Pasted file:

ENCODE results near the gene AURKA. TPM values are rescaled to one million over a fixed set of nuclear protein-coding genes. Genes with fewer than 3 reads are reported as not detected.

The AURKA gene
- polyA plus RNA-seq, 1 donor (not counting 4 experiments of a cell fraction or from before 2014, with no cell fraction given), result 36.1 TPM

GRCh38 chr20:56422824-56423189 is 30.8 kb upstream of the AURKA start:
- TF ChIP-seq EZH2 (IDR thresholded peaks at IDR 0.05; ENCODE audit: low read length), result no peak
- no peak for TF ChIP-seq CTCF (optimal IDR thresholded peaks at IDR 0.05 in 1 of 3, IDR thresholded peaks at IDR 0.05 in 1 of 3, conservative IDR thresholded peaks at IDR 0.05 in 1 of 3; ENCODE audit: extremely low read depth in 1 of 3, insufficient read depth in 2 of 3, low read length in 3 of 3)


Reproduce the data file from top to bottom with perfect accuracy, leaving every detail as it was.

ENCODE results near the gene AURKA. TPM values are rescaled to one million over a fixed set of nuclear protein-coding genes. Genes with fewer than 3 reads are reported as not detected.

The AURKA gene
- polyA plus RNA-seq, 1 donor (not counting 4 experiments of a cell fraction or from before 2014, with no cell fraction given), result 36.1 TPM

GRCh38 chr20:56422824-56423189 is 30.8 kb upstream of the AURKA start:
- TF ChIP-seq EZH2 (IDR thresholded peaks at IDR 0.05; ENCODE audit: low read length), result no peak
- no peak for TF ChIP-seq CTCF (optimal IDR thresholded peaks at IDR 0.05 in 1 of 3, IDR thresholded peaks at IDR 0.05 in 1 of 3, conservative IDR thresholded peaks at IDR 0.05 in 1 of 3; ENCODE audit: extremely low read depth in 1 of 3, insufficient read depth in 2 of 3, low read length in 3 of 3)